Forgetting Sam couldn't see him, he nodded. His head protested, and for a moment it felt as though a spike were being driven through his skull. Dean clenched his jaw, trying not to let his pain be obvious. The last thing Sam needed was to worry about him. His brother's clammy fingers grabbing at his wrist told him no amount of faking it was going to work. Sam knew him pretty well, which was disconcerting and yet encouraging.

"It's just a headache," Dean said. "No big deal."

Yeah, except he knew if there were lights in their prison he would be seeing two of everything. Another reason it was better to be in the dark, he decided. As if the pile of bones and flesh Sam had apparently had an up close and personal encounter with wasn't reason enough. He didn't need to know one single thing more about who had them.

"Right," Sam said.

Dean figured they didn't have much time. He wasn't sure how long he'd been out, thought it couldn't have been more than a few minutes. Sam hadn't said it in so many words, but from the way he spoke, it made Dean believe he'd spent one-on-one time with their captor. His mind conjured up many unpleasant possibilities on what had gone down. He frowned. In any case, it didn't seem likely the guy was going to leave them alone for long. He had to get past the brutal, sharp pains in his head and the corresponding nausea, for both his and Sam's sakes.

"The door's straight across from the bed. I think there might be a sink next to it." Sam stood, taking Dean's left arm and pointing with it to help give an idea of direction. "There's a toilet that way. I thought I could use something from it, but I couldn't get the pipe free. The bodies are over there. And I puked somewhere really close to the bed."

Gross. Understandable, but gross.

"Okay."

Most of that information was pretty helpful. For as unenthusiastic as he was about hunting in general, Sam was resourceful and had an eye for details. Even in the dark. Dean bumped his brother gently on the shoulder before setting off in the direction of the toilet. He found the wall, running his right hand along it to keep himself steady. He'd take a loop around the room and see what his hands could find. He moved carefully, but quickly, knowing every second could count. He expected the door to burst open any second. He didn't like leaving Sam undefended.

The room seemed mostly empty. He didn't run into anything, and all his fingers picked up was wetness and dirt along the first two walls. Partially through the third, when he thought he was across the room from Sam, Dean finally found something. Running his hands along it, he guessed it was a small table, about waist high. There were no drawers or cupboards. He might be able to bust off the legs, but they wouldn't do jack to help get Sammy free. On top of the table there was a basin of water. His hands shook in his haste, knocking it over onto the floor.

"Found the sink," he muttered over to Sam.

That meant he was near the door. Dean got moving again, sliding his hands along uneven stonework until they contacted a wood frame and a flat expanse. It was sturdy. There was no handle, though it seemed there used to be. A flat metal panel was there instead. He didn't expect an easy way out, but it still sucked. Thin draughts of air came in through the small spaces between frame and door, but not much. Pressing his ear against the door, he listened for movement outside. He heard faint thumping sounds, and a voice too muffled to make out. His heart beat faster. If he could hear them, they could hear him and Sam.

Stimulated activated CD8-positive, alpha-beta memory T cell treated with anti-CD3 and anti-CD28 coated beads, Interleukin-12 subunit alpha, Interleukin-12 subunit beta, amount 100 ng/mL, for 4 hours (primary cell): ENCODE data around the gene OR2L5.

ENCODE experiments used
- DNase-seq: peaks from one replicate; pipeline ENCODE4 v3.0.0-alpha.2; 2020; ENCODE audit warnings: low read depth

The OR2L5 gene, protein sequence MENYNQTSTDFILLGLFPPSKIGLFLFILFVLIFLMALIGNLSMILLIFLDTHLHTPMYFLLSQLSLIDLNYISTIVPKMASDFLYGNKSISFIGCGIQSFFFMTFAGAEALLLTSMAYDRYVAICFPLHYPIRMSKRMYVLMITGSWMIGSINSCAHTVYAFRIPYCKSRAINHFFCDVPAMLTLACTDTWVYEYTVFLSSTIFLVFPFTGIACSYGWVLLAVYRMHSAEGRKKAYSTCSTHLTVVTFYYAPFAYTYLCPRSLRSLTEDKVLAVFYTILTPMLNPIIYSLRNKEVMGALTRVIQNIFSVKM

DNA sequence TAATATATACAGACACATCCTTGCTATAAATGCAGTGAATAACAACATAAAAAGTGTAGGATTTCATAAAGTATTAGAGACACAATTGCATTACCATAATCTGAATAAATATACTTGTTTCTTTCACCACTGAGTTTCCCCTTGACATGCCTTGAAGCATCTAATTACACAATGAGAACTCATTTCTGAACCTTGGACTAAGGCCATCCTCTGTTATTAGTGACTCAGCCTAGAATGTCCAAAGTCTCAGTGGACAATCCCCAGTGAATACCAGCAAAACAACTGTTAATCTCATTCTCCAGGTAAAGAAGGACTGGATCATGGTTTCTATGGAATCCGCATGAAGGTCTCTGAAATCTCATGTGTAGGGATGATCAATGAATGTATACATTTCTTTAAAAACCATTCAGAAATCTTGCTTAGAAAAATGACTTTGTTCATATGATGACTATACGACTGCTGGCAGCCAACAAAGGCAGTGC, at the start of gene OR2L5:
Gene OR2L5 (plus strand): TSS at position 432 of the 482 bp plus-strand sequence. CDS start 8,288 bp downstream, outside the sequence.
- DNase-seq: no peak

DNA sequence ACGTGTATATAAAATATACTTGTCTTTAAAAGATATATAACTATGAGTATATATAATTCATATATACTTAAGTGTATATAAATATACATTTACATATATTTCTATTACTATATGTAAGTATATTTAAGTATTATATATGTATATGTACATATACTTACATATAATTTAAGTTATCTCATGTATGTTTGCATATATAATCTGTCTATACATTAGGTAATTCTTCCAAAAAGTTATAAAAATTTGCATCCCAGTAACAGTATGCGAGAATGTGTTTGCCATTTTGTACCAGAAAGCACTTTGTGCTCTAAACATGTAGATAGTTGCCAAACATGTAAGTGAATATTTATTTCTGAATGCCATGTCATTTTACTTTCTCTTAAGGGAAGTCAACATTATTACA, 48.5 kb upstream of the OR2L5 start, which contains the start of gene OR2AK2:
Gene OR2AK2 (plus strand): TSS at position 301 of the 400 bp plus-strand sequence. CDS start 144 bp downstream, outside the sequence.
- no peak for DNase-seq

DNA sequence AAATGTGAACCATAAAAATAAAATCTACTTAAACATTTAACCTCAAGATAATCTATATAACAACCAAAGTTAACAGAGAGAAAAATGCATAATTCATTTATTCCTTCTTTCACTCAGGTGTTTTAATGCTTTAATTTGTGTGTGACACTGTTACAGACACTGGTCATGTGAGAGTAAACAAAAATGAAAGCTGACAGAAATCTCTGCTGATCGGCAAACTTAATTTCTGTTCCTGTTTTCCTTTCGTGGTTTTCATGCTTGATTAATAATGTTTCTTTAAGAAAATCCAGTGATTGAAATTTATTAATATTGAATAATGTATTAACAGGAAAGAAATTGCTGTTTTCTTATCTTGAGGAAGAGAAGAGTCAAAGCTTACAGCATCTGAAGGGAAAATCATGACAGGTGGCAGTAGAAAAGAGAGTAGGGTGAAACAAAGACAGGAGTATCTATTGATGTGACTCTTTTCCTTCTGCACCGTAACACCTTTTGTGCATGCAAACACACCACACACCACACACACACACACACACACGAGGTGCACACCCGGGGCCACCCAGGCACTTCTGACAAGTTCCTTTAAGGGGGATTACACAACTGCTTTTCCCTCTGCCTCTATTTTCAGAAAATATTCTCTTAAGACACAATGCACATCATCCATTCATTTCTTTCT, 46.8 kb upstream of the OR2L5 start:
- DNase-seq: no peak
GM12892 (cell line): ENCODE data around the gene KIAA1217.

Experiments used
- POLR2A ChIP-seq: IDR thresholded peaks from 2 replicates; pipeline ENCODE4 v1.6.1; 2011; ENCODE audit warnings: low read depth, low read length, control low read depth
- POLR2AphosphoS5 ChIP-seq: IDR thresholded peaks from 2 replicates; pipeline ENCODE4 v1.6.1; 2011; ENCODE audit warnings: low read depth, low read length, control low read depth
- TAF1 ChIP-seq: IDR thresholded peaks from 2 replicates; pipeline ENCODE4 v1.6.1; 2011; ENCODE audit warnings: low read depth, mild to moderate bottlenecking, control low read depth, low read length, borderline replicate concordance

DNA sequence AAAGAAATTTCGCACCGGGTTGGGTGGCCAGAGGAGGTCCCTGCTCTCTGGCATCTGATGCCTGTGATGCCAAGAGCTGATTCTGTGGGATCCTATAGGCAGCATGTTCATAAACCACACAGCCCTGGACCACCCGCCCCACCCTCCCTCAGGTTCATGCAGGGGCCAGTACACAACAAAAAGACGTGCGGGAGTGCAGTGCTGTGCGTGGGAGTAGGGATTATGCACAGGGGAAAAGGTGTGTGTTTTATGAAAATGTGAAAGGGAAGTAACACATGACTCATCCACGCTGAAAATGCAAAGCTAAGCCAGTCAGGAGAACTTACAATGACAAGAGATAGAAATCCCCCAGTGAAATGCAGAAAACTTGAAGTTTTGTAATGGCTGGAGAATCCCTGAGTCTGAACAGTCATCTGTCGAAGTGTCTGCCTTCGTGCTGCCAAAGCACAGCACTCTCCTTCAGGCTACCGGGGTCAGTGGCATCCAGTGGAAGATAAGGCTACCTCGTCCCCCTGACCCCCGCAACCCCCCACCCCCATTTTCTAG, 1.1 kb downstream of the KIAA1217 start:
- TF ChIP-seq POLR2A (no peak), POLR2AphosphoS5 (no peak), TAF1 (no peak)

"Door's one way."

Sam remained silent, but his chain rattled a little. Dean took a deep breath, stepped away from the door. It was only a matter of a few steps before he got to the bones that unnerved Sam. He didn't blame the kid. It took a sick freak to not even bother burying the remains. As he was thinking about it, his foot contacted something that didn't yield for a moment, then snapped and part of it rolled away.

"Oh God," Sam said. He sounded ill. "That was a head, wasn't it?"

"Probably," Dean said, not sounding like the picture of health himself. Human skull soccer was not an approved extracurricular activity. "Don't think about it."

Sam choked out a whimper.

Sam hadn't been wrong. It was a pile. Dean took his own advice. He didn't want to think of how many people had been chained up in here, didn't have any hope at all that any had gotten out alive. He and Sam were going to break that trend. He let go of the wall, using his right foot to gauge where there were bones and bodies, shuffling around back toward Sam. His journey had given them squat to work with, but that didn't have to mean rolling over and giving up. He bumped into his brother, and his kneecap hit the edge of the bed frame.

He sank down on it, resting his elbows on his knees. Leaning, he allowed himself a second to cradle his aching head. The journey around the room had accomplished nothing but loss of time they needed. Beside him, Sam sniffled and coughed. Dean frowned. He had to think. If his head would stop hurting for one minute, he would think of somethi … something obvious.

"Damn it," he said.

"Dean?"

Jamming his hands into his coat pockets, Dean fished around in the rock salt until he claimed his prize. It should have been the first thing he thought of when he found that shackle around Sam's ankle. He pulled out the switchblade, hand shaking slightly. He crouched, feeling around until he found his brother's foot. He flicked the blade open and set to work.